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Central Electoral Commission, Moldova

Comisia Electorală Centrală - CEC

Last modified: 2021-06-12 by rob raeside
Keywords: moldova |
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[flag of Central Electoral Commission] image by Ivan Sache, 24 May 2021

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Central Electoral Commission

The Central Electoral Commission (Comisia Electorală Centrală - CEC) was established by Decision No. 3,625 issued on 24 November 1989 by the Supreme Soviet of the Moldovan SSR. A new Commission was appointed by Decision No. 924 issued on 12 July 1996 by the Parliament of the Republic of Moldova.
The appointment of the Central Electoral Commission was last amended by Law No. 119 promulgated on 18 June 2010; the Commission is composed of 9 members, one appointed by the President of the Republic and the eight other by the Parliament, respecting the proportional representation of majority and opposition.
Central Electoral Commission website

Ivan Sache, 24 May 2021

Central Electoral Commission flag

The flag and arms of the CEC are prescribed by Decision No. 4,080 issued on 29 September 2015 by the Central Electoral Commission and published on 4 December 2015 in the official gazette, No. 324-329, Article 2,377.

The flag is composed of a rectangular (2:3) cloth, azure blue, charged in the center with a yellow eagle with a red beak and claws, half-spread wings and a yellow cross in the beak, charged on the chest with the arms of the Moldovan state (horizontally divided red and blue charged with an auroch's head, surrounded between the horns by an eight-pointed star, dexter by a rose and sinister by a contourned crescent, all in yellow) and holding a white ball in the right claw and a black ball in the right.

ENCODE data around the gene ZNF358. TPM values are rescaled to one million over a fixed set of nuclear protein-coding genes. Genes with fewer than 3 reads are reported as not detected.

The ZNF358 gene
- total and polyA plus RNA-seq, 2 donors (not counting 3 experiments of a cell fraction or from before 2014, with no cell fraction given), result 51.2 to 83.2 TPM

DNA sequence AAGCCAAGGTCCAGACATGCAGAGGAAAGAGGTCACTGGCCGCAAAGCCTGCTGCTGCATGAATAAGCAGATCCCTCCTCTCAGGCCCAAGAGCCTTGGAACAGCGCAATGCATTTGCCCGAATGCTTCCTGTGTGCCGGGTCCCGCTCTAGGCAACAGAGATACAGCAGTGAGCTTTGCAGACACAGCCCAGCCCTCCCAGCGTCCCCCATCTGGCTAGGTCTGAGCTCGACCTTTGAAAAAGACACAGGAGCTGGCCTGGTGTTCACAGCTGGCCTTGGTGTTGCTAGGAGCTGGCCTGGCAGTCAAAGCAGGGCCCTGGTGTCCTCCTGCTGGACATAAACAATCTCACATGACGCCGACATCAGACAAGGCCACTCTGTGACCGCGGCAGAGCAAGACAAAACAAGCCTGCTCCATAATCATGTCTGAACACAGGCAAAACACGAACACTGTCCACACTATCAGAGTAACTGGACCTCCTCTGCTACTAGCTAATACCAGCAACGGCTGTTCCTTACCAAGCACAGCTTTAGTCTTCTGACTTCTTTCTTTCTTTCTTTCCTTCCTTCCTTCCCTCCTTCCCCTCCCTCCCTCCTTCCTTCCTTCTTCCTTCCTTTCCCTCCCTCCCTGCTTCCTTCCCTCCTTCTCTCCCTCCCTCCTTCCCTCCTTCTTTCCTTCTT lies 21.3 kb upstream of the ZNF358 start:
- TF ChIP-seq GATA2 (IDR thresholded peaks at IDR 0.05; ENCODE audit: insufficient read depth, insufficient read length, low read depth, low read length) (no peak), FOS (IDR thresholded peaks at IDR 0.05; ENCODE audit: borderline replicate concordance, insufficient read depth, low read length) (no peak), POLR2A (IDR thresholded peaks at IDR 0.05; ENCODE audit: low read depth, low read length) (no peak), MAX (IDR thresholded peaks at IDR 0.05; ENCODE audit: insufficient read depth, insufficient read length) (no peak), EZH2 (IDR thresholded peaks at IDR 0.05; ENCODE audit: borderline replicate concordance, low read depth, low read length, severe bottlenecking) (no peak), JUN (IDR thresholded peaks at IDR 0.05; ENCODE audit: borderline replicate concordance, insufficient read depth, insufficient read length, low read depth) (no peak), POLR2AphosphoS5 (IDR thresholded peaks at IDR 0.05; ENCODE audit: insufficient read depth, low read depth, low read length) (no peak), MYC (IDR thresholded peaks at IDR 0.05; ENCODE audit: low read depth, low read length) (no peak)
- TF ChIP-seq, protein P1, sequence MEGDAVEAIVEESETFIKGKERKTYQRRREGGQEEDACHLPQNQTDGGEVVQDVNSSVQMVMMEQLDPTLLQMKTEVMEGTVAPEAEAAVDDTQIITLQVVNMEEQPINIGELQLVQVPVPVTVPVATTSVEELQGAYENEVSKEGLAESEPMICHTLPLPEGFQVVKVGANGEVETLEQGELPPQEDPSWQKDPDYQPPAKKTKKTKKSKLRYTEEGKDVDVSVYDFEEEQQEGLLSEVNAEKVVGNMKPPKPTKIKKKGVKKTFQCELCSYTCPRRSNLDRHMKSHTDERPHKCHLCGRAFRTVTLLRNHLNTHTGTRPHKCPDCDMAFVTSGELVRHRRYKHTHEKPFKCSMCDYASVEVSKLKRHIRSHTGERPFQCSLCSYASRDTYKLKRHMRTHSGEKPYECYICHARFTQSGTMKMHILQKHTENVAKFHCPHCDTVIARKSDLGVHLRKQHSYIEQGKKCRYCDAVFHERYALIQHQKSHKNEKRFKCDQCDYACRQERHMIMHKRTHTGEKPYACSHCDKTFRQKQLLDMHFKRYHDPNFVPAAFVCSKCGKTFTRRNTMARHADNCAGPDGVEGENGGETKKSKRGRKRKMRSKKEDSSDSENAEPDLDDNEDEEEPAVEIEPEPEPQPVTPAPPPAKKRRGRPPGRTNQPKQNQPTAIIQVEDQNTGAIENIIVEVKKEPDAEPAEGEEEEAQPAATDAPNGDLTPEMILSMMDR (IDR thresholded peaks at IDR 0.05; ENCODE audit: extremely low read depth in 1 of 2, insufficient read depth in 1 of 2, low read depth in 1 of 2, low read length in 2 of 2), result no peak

Decision No. 4,080, 29 September 2015

Azure represents the sky and supreme freedom of the expression of the people's electoral will.
The cruciferous eagle charged with the state coat of arms recalls that the CEC is a central-level institution of the Republic of Moldova. The eagle from the state coat of arms was modified in its design and color to prevent any confusion with the state arms. The cross in the beak was preserved for the sake of identification. The eagle with half-spread wings represents protection of the election's legality. The balls represent one of the world's oldest voting system, white for the pro vote, black for the con.
CEC website


Ivan Sache, 24 May 2021